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Anesth Analg. 2010 May 1;110(5):1393-8. doi: 10.1213/ANE.0b013e3181d41dc2.

Gabapentin use in pediatric spinal fusion patients: a randomized, double-blind, controlled trial.

Author information

1
Department of Anesthesiology, Medical College of Wisconsin, Milwaukee, WI, USA. lrusy@mcw.edu

Abstract

BACKGROUND:

Gabapentin has opioid-sparing effects in adult surgical patients, but no reported studies have involved children and adolescents. In a double-blind, randomized, controlled trial, we examined whether gabapentin decreases postoperative opioid consumption for pediatric spinal fusion patients with idiopathic scoliosis.

METHODS:

Patients, aged 9 to 18 years, received preoperative gabapentin (15 mg/kg, treatment) or placebo. Anesthesia was standardized. After surgery, all patients received standardized patient-controlled analgesia opioid and continued on either gabapentin (5 mg/kg) or placebo 3 times per day for 5 days. Opioid use was calculated in mg/kg/time intervals. Pain scores and opioid side effects were recorded.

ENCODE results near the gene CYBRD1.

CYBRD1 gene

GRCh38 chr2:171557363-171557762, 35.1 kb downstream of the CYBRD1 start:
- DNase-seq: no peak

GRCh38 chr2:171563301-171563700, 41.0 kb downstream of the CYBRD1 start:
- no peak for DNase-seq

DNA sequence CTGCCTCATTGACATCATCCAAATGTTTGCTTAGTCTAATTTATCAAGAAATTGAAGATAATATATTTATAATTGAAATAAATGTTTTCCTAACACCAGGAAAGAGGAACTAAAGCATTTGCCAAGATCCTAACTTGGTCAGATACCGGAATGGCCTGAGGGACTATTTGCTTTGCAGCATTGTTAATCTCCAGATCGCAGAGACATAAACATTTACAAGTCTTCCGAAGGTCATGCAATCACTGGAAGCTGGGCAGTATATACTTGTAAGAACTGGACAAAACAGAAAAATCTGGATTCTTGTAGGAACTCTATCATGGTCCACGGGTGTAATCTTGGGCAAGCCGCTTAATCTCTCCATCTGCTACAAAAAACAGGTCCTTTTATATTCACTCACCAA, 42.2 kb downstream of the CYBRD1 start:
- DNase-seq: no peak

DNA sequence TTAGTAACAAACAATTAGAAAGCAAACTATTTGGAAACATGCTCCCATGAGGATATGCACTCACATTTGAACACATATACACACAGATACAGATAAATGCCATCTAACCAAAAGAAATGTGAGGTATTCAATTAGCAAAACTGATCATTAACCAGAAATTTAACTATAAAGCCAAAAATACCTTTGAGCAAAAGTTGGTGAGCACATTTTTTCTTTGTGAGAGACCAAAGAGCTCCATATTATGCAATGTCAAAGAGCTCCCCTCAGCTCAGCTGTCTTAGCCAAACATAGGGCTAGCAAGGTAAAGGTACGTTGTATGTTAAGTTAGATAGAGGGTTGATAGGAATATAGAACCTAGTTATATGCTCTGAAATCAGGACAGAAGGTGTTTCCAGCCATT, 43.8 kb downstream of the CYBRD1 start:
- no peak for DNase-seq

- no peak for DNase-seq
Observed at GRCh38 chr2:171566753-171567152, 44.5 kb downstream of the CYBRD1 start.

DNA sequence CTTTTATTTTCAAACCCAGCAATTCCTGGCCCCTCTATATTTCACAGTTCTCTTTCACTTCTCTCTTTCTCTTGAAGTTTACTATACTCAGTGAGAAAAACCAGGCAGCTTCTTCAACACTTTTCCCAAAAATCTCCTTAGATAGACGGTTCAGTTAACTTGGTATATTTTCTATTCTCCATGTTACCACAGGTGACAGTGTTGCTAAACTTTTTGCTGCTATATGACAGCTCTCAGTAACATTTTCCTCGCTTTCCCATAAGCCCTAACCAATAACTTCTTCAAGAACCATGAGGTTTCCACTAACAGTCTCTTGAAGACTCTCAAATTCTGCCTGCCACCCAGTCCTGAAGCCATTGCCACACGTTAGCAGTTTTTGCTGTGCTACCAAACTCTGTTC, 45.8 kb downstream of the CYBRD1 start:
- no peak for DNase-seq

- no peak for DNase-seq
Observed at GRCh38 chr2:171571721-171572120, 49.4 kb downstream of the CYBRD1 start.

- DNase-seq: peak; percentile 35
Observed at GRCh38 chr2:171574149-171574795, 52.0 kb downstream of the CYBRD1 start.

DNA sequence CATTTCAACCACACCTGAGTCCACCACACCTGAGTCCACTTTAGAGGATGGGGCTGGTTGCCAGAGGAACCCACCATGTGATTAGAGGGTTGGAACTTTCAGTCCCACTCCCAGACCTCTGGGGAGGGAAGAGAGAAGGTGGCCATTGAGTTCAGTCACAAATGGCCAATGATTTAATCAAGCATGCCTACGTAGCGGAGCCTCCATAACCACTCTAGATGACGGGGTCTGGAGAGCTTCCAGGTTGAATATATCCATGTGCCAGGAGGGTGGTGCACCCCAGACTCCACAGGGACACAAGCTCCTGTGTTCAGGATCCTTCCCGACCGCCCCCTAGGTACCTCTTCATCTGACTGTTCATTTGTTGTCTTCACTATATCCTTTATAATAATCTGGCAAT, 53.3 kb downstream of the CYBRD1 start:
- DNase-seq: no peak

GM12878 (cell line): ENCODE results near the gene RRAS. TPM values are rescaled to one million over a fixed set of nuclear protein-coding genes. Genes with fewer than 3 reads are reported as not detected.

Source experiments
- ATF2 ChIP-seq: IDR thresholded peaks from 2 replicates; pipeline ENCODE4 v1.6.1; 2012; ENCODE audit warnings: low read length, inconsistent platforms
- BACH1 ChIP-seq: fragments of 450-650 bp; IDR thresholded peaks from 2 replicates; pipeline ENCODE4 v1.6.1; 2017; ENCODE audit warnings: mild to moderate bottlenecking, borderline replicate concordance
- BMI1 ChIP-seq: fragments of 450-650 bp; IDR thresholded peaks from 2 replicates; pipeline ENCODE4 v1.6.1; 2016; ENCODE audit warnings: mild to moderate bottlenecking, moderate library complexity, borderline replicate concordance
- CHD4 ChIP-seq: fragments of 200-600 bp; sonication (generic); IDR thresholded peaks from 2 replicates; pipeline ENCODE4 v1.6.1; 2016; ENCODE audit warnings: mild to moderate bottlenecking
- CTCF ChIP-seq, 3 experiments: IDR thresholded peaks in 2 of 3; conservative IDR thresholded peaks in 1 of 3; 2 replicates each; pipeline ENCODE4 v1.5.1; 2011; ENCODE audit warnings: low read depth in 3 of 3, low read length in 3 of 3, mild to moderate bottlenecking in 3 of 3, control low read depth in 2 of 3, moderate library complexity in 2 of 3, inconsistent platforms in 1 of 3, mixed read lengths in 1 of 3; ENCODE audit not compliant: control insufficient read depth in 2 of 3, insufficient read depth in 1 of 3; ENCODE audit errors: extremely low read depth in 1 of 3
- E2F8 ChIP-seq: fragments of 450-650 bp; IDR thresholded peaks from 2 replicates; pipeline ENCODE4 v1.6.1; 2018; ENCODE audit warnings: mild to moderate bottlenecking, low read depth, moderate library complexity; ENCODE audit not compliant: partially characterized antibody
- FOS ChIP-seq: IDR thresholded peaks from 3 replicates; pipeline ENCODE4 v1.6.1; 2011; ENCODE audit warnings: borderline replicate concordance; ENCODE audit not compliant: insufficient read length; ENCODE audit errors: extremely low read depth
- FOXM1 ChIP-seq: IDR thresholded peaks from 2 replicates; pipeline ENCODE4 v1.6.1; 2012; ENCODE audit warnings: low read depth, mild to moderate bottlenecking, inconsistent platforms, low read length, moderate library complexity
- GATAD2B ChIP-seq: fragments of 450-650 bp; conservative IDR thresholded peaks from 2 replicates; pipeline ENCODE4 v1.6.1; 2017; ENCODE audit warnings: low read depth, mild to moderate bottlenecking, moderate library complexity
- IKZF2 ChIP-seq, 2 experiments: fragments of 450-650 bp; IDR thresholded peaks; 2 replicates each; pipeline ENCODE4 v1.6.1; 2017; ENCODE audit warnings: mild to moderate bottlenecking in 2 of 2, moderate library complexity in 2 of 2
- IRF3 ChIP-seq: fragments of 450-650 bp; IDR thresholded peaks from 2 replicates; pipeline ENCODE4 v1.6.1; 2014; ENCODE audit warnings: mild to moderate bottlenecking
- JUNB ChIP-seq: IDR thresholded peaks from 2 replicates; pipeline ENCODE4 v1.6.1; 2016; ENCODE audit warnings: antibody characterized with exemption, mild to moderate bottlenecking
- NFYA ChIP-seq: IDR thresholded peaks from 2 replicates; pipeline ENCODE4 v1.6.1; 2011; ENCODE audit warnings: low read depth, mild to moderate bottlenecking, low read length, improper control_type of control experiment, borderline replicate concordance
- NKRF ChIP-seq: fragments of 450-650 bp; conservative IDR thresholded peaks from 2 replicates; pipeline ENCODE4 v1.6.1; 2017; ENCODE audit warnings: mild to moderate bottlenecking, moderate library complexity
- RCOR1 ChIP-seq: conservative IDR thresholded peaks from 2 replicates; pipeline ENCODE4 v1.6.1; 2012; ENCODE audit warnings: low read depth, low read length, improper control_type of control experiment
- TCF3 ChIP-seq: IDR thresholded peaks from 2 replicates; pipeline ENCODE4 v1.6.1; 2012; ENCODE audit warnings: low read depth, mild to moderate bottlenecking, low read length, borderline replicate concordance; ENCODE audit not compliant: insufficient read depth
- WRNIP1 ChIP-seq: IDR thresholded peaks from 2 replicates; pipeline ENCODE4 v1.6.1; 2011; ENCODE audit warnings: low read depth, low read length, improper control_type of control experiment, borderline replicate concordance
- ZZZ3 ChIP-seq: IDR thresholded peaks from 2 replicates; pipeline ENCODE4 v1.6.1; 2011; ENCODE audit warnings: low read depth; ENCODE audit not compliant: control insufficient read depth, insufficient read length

RESULTS:

Data from 59 patients (30 placebo and 29 gabapentin) did not differ in demographics. Total morphine consumption (mg/kg/h +/- SD) was significantly lower in the gabapentin group in the recovery room (0.044 +/- 0.017 vs 0.064 +/- 0.031, P = 0.003), postoperative day 1 (0.046 +/- 0.016 vs 0.055 +/- 0.017, P = 0.051), and postoperative day 2 (0.036 +/- 0.016 vs 0.047 +/- 0.019, P = 0.018). In addition, gabapentin significantly reduced first pain scores in the recovery room (2.5 +/- 2.8 vs 6.0 +/- 2.4, P < 0.001) and the morning after surgery (3.2 +/- 2.6 vs 5.0 +/- 2.2, P < 0.05), but otherwise pain scores were not significantly different. There were no differences in opioid-related side effects over the course of the study.

CONCLUSION:

Perioperative oral gabapentin reduced the amount of morphine used for postoperative pain after spinal fusion surgery, but not overall opioid-related side effects. Initial pain scores were lower in the treatment group. Perioperative use of gabapentin seems to be an effective adjunct to improve pain control in the early stages of recovery in children and adolescents undergoing spinal fusion.

PMID:
20418301
DOI:
10.1213/ANE.0b013e3181d41dc2
[Indexed for MEDLINE]

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